Block on Trump's Asylum Ban Upheld by Supreme Court
Former police officer Derek Chauvin currently stands trial facing second-degree unintentional murder, second-degree manslaughter, and third-degree murder charges for George Floyd's death. Floyd's death last May sparked protests with thousands calling for change in the nation's criminal justice system.
The jury selection process for this trial was finalized after eleven days of questioning by the prosecution and defense attorneys. The jury process was highly scrutinized due to the high publicity associated with the trial.
In the end, 15 jurors were chosen to serve on the jury. Among those seated there are three black men, one black woman, two multiracial women, two white men, and six white women. But how were these jurors selected?
The Sixth Amendment of the Constitution guarantees the right to trial by jury in criminal cases. States have a list of citizens they compile from different sources including voter registration and the DMV. From this list, potential jurors are randomly selected.
Both the defense attorney and the prosecutor will question potential jurors to determine whether they are suitable to serve in the case. This process is known as "voir dire," or "to speak the truth".
This process may vary from state to state. But in general, the attorneys and the judge will question the potential juror about multiple issues including the juror's:
The prosecutors and the defense in the Chauvin trial sent a questionnaire to see whether potential jurors could serve without being influenced. The questions addressed multiple issues including whether the jurors trust the police and whether they thought the criminal justice system treats black people unfairly.
Attorneys can remove potential jurors from serving after questioning them. They can remove them either for cause or through peremptory challenges.
If either the defense lawyer or the prosecution believes a prospective juror is prejudiced about a case, they may ask the juror to be removed for cause. A juror can be removed for cause in many scenarios. Some of them include whether the juror:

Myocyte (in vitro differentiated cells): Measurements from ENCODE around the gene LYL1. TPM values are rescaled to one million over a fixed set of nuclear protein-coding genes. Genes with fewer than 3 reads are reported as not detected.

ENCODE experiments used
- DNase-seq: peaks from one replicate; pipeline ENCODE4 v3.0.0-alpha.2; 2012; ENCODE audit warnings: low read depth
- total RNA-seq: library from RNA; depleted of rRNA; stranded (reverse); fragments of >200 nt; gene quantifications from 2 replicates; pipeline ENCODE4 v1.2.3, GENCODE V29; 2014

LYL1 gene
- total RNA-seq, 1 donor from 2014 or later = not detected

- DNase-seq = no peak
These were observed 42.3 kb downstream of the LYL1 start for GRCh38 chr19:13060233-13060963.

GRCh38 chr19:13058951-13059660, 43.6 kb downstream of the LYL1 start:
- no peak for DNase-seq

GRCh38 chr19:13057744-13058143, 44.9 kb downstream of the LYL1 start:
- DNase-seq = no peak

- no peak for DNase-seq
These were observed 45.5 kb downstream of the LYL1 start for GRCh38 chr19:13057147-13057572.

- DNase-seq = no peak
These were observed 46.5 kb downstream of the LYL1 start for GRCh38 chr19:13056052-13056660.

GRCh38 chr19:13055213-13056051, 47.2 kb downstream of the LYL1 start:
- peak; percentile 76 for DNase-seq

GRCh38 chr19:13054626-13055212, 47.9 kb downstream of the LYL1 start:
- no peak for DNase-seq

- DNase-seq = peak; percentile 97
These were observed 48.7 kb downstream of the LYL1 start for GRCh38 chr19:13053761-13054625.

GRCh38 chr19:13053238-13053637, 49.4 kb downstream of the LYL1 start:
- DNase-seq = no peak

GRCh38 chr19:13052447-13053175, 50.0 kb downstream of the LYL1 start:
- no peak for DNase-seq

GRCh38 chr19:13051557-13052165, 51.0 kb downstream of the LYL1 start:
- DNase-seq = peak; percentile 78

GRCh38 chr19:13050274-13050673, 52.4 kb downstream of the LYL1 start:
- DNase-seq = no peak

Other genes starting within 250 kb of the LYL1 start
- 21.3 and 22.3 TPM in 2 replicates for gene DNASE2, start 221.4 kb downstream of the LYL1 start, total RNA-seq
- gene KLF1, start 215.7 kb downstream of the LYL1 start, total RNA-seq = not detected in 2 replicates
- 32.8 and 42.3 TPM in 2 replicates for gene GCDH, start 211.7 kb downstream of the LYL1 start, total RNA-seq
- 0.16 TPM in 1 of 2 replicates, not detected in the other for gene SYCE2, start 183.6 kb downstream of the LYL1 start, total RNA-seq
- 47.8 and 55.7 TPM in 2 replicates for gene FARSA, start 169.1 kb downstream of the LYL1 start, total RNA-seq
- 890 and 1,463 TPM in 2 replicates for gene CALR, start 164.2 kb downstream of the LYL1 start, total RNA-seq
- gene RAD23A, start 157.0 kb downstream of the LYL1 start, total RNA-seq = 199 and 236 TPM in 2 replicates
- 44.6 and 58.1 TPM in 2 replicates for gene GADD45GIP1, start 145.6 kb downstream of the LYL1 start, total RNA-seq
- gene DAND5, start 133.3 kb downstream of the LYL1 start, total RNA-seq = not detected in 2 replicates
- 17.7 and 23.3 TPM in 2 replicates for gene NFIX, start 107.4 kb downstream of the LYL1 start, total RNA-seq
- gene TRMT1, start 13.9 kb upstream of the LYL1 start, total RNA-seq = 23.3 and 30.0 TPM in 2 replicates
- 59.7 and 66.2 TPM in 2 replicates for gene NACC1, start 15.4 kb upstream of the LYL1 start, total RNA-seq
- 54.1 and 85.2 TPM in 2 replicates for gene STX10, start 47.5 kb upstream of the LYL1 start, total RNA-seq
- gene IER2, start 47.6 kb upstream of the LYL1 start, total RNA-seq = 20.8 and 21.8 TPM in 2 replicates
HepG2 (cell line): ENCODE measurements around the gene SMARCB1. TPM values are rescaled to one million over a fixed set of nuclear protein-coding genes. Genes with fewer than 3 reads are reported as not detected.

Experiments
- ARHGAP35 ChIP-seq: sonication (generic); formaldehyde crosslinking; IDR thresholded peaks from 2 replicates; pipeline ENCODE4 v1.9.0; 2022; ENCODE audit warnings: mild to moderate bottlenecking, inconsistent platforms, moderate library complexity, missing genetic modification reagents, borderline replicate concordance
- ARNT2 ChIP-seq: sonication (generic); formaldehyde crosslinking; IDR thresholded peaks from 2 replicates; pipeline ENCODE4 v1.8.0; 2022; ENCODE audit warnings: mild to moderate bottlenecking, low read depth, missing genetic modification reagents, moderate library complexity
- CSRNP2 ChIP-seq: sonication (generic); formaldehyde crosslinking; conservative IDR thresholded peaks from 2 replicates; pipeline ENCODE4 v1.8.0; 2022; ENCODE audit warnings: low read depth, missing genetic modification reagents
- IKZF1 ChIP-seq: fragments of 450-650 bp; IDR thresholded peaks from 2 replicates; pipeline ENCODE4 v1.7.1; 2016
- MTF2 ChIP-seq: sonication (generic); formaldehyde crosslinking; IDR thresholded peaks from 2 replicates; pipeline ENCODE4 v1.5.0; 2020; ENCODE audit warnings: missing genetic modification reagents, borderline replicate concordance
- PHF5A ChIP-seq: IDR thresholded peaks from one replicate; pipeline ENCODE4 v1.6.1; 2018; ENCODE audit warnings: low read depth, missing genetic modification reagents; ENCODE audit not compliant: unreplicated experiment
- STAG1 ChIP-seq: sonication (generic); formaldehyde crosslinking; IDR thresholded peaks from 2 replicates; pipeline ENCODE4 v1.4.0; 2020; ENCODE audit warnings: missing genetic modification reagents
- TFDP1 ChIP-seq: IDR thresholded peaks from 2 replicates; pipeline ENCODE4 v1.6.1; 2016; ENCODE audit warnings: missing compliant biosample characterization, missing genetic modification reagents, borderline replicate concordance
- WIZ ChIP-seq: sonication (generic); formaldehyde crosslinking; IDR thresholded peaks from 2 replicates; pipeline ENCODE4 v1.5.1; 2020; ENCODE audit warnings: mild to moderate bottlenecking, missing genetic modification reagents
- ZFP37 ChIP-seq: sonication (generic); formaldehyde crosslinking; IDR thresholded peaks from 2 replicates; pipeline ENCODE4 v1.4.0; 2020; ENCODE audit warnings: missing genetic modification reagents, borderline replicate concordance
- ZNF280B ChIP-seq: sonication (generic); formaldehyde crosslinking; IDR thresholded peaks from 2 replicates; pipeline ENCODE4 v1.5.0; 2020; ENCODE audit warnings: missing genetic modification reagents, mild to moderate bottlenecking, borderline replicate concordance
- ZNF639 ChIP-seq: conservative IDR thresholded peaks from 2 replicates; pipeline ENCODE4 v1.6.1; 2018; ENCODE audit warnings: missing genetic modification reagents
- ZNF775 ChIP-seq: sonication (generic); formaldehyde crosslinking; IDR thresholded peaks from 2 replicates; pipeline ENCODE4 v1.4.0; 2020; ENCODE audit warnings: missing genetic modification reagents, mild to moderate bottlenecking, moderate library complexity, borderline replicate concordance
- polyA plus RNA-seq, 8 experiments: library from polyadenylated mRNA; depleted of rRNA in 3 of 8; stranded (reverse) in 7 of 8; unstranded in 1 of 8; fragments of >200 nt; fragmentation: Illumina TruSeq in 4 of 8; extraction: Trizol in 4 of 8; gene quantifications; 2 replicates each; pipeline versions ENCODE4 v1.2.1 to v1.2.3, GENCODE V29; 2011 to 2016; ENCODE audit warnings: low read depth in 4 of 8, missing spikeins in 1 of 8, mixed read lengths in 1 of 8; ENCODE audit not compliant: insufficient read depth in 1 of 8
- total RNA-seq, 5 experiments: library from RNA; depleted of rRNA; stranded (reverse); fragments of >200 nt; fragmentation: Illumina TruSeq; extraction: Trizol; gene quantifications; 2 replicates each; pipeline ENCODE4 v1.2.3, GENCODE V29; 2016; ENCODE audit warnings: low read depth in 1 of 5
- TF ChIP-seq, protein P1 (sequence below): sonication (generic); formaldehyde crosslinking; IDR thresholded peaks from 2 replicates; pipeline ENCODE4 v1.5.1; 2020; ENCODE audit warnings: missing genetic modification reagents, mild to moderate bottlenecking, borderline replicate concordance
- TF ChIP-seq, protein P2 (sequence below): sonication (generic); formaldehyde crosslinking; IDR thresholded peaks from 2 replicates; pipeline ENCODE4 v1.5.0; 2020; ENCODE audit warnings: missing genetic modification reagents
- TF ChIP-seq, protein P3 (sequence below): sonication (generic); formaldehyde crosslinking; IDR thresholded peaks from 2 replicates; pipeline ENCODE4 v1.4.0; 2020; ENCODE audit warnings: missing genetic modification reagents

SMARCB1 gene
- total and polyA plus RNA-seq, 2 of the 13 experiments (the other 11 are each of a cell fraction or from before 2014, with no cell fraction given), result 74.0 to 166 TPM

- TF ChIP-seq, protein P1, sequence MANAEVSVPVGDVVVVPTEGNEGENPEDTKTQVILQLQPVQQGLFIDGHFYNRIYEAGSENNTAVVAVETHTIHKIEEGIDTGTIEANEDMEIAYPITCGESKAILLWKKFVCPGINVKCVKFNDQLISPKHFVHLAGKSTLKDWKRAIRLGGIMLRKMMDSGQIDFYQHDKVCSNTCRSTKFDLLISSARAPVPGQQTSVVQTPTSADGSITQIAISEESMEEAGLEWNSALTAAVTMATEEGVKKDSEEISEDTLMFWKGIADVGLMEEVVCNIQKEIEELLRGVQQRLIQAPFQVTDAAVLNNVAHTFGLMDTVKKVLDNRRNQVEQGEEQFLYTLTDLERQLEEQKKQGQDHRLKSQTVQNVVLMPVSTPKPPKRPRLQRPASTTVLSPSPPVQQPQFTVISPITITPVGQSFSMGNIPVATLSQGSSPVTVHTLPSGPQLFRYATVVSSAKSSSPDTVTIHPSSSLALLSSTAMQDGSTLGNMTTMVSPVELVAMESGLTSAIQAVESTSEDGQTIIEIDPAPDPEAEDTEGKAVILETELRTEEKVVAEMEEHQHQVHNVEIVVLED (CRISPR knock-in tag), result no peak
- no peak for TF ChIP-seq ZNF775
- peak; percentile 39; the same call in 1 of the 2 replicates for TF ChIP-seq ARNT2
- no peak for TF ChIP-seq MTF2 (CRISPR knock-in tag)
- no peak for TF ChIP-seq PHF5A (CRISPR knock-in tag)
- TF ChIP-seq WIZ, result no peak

In most cases, both lawyers can an unlimited number of jurors for cause.
In the Chavin trial, a number of jurors were excused for cause. A notable example was when the judge excused two jurors who said they couldn't be impartial after hearing about the 27 million dollar settlement the city reached with Floyd's family.
Peremptory challenges allow a lawyer to excuse a juror without cause if they believe a potential juror will not serve the best interest of their client. Lawyers have a fixed number of peremptory challenges they can use. In general, defense attorneys have more peremptory challenges than prosecution in felony cases.
In this particular trial, the judge gave the defense attorneys fifteen peremptory strikes and the prosecutors nine.
In a peremptory challenge, neither side is required to give a reason to strike a juror. This right, however, has one big exception. Attorneys can't strike a juror based on their race. In Batson v. Kentucky, the Supreme Court ruled that "peremptory challenges can't be used to systematically strike jurors based on their race."
Flowers Vs. Mississippi is a notable example where the Supreme Court struck down a conviction based on racially biased jury selection. In this case, the defendant Curtis Flowers was prosecuted six times for the same crime. In the first four trials, the state tried to peremptorily strike all the 36 prospective black jurors.
People who serve in a jury come with their own thoughts, values, and life experiences. So, selecting jurors with the ability to keep an open mind and be unbiased is crucial to ensure a fair trial.
Thus, jury selection becomes important for different reasons. It ensures the legitimacy of the trial, that a juror is unbiased, and that potential jurors will not be discriminated against based on race, gender, or ethnicity.